4. Firefox Rising: Netscape came back to challenge Microsoft's Internet Explorer Web browser in 2004, this time in the form of Firefox, the browser application built by the Mozilla Foundation and based partly on the original Netscape engine. Since the release of its version 1.0 last month, more than 10 million copies of the free application have been downloaded, putting a small dent in Internet Explorer's otherwise commanding lead and prompting raves from tech reviewers.

3. Open Sesame: The success of Firefox gave the open-source movement additional clout over the last year, but it was the continued mainstreaming of Linux that made headlines over and over again in 2004, as governments, big businesses (Intel and IBM!) and regular home users increasingly took steps away from proprietary software. Microsoft, as the world's dominant software firm, has the most to lose from the rise of Linux. In September, the company wrote in an SEC filing that open source software is a growing threat and noted "IBM's endorsement of Linux has accelerated its acceptance as an alternative. ... Linux's competitive position has also benefited from the large number of compatible applications now produced by many leading commercial software developers as well as non-commercial software developers."

2. Blogs Get Real: Web logs have become so mainstream that Merriam-Webster reported that the word "blog" was the most looked-up word of 2004. Blogs started ages ago in Internet time, but what was new in 2004 was the attention they finally got from traditional media outlets. Blogs were put under the spotlight during the Republican and Democratic national conventions, but it was on Election Day that they perhaps had their biggest impact, when numerous bloggers posted early election exit poll data. "Are blogs journalism?" was a big question of 2004.

Perhaps the question in future years is whether journalism itself evolves into endless blogging. Tech giants are certainly betting that the blog revolution is here to stay, with Microsoft rolling out its own blogging software. Nick Denton's Gawker Media empire, which includes the popular Wonkette, is surely a sign that the profit potential is there.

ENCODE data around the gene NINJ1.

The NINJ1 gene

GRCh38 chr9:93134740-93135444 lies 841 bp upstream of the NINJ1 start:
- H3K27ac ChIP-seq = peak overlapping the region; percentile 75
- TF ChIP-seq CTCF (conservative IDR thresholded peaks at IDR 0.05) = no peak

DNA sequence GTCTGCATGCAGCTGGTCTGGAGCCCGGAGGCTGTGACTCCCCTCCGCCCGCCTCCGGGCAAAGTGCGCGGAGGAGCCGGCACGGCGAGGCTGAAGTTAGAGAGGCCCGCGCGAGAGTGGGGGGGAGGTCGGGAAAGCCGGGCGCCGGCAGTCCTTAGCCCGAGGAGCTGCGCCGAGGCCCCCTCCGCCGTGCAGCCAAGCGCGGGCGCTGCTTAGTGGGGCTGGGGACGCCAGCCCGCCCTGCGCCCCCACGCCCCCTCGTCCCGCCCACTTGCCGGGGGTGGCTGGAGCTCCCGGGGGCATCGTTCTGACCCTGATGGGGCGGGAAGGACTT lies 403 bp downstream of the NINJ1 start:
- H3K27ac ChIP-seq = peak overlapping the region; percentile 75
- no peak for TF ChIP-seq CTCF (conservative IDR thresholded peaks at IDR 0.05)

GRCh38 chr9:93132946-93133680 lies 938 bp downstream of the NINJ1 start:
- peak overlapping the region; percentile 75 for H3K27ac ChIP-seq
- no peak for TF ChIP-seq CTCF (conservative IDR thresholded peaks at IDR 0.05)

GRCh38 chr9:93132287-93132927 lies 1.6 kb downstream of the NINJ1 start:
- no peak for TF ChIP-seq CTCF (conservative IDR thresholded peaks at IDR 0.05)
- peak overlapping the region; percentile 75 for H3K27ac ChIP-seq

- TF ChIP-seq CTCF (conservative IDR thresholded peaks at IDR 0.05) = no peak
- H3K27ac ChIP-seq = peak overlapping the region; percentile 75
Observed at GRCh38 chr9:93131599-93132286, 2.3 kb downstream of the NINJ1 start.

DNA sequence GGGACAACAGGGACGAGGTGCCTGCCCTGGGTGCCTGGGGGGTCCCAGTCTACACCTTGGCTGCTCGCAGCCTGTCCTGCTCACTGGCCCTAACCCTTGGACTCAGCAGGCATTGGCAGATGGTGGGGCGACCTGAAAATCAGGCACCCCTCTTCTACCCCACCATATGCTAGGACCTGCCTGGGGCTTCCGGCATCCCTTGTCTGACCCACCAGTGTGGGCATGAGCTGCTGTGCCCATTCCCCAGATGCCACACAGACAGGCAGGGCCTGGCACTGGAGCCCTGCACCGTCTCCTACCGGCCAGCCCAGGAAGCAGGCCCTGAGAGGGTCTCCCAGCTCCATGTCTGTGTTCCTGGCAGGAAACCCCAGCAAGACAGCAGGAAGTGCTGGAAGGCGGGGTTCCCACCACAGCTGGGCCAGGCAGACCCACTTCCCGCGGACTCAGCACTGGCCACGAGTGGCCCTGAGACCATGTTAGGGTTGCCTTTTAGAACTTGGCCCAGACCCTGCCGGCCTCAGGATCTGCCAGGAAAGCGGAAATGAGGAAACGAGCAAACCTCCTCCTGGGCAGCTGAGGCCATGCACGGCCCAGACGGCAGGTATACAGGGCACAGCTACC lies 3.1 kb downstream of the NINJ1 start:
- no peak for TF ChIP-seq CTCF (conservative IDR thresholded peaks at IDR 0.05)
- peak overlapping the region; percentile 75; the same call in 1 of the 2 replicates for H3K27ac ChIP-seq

1. The Search For Dominance: Google's wildly successful IPO helped shine the light again on the search engine industry and its potential to attract advertisers and profits. And it was Google that set the pace for the search-engine wars time and again in 2004. In the spring, the company unveiled a beta version of its Gmail e-mail service -- offering users 1 gigabyte of free storage. That move alone quickly forced Yahoo and Microsoft to up the paltry storage limits they already offered to their e-mail users. Google then offered up its own desktop search tool, beating Microsoft out of the gates. So if Google established a big lead in 2004, that means it has a target on its back in 2005. Watch the company's stock price as Microsoft digs deep into its bank account to catch up, and don't forget all those little start-ups in Silicon Valley. Somewhere out there could be the next Sergey Brin and Larry Page.

Your Top 10 Takes?

Drop me a note with your nominations for 2004's biggest tech trends. I will publish selected reader comments after the holiday break. Please include your full name, city and state.

Happy Holidays!

Thanks for putting Filter on your bookmark list and for your e-mail feedback. I'll be taking the next two weeks off. But Filter will be back online Jan. 3, with my colleague Robert MacMillan filling in; I'll be back online on Jan. 5. To get your Filter fix until then, check out the archives.

Have a safe, happy holiday. Enjoy your eggnog, don't linger under the mistletoe too long and see you online in 2005! Happy New Year!